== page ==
New study reveals most Australians do not have a will in place

Date: Jan 04, 2020

Most inheritance lawsuits would be avoided if a will has been drafted and vetted in the proper manner. Unfortunately, as one recent study has revealed, Australian citizens are sorely lacking in their preparations for “intergenerational wealth transfer”.

According to a research study conducted by Perpetual, more than 50 per cent of Australians do not currently have a will in place.

What else did the study reveal?

The research showed more than just how many Australians have yet to draft their will. It also noted that more than half of all Australian parents surveyed had not yet discussed their will or estate plans with their children.

Both of these figures illustrate a primary reason why estate conflicts and lawsuits are so common in Australia at the moment – much of the planning necessary to prepare for the hand over of an estate often goes undone.

“Conversations about money can be awkward, and for many, discussing where and how your wealth will be distributed when you’re gone is no exception,” explained a Perpetual representative quoted in the study. “We tend to shy away from discussing money amongst our families and friends. However, as we approach the largest intergenerational wealth transfer in history with more than half of Australians expecting to inherit, why have only just over a third discussed their wishes with their children?”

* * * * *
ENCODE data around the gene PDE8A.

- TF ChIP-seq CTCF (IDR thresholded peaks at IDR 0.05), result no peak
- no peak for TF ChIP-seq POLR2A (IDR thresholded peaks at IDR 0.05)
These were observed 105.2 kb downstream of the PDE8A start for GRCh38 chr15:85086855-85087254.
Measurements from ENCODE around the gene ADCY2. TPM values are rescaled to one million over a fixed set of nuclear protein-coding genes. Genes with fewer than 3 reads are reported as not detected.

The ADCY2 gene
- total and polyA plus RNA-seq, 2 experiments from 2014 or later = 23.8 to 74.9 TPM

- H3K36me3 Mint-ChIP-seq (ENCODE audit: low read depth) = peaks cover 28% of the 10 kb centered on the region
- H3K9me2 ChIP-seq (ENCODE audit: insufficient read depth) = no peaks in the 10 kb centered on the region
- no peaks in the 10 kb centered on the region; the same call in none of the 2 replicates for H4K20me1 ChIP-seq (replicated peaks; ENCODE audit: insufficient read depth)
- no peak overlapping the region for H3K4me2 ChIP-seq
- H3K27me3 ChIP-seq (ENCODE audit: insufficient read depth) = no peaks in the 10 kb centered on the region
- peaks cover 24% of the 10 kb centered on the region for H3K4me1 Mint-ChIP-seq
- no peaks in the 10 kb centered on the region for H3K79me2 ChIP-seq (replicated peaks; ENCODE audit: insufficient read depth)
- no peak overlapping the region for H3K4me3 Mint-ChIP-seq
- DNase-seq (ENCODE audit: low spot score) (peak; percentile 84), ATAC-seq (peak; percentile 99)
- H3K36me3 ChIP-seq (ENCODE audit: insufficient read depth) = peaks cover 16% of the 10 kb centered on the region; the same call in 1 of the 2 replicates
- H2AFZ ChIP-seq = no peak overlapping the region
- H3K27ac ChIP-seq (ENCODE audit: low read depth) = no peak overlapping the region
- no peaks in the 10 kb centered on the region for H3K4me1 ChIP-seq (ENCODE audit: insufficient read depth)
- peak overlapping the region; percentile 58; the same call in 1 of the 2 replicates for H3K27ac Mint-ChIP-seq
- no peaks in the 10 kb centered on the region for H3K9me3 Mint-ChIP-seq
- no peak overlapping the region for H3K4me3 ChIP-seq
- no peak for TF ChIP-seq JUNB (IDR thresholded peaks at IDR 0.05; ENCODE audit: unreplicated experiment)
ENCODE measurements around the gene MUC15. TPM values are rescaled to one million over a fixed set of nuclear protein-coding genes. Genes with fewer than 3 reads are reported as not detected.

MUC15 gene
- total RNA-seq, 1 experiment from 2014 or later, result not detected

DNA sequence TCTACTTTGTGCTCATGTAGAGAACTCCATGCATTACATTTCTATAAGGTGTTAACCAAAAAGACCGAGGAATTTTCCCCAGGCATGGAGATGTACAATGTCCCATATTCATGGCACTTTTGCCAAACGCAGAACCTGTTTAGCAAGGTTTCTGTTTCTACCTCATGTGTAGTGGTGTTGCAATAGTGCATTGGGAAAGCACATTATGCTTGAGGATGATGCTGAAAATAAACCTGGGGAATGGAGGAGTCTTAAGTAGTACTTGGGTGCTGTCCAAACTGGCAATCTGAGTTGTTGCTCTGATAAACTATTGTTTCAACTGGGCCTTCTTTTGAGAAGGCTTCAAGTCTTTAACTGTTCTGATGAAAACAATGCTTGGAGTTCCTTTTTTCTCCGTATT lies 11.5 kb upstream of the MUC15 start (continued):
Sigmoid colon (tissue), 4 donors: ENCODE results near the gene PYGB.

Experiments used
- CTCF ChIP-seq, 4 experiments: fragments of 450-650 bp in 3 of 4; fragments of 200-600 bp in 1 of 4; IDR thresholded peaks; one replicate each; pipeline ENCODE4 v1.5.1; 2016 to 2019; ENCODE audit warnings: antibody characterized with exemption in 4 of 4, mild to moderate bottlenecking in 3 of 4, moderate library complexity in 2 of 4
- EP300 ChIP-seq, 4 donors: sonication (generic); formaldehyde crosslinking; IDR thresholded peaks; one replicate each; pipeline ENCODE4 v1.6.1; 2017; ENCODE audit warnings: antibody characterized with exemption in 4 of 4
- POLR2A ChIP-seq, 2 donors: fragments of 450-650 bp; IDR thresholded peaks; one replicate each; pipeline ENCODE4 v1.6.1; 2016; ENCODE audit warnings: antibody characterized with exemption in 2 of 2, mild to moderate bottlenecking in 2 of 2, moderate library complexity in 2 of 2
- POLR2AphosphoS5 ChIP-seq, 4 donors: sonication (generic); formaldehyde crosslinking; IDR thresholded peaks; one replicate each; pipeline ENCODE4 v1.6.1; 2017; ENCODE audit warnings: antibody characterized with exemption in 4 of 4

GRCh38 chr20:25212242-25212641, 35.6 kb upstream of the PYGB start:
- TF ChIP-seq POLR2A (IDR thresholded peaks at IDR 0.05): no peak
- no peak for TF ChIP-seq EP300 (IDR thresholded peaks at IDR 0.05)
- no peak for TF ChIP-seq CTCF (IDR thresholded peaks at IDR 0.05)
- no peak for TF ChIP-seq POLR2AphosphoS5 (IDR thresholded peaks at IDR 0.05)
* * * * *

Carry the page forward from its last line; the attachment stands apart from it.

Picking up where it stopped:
Can you contest the legal ruling on an estate or will?

Of course, these statistics are not exclusive to Australia. Another study published earlier this year, and reported on by The Independent in the UK, noted that “half of the UK fails to write a will at all”.

Additionally, the very same article reported that “millions of Britons would be prepared to contest a loved one’s will if they were unhappy with how the assets were divided”, proving that estate conflicts are no less common internationally.

In Australia, the courts are of course always at your service to contest a will, or to challenge how an estate has been divided up. If you feel that a will was drafted under improper influence, or even if there was no will in the first place, inheritance lawyers can help you sort out even the most tangled estate.

Are you currently involved in a dispute regarding a will? Be sure to contact the inheritance lawyers at Gerard Malouf & Partners Compensation, Medical Negligence & Will Dispute Lawyers, who are uniquely trained to assist you through the many challenges that come along with contesting wills.

Call us now on 1800 004 878 to book a free appointment with one of my compensation experts, or email your enquiry.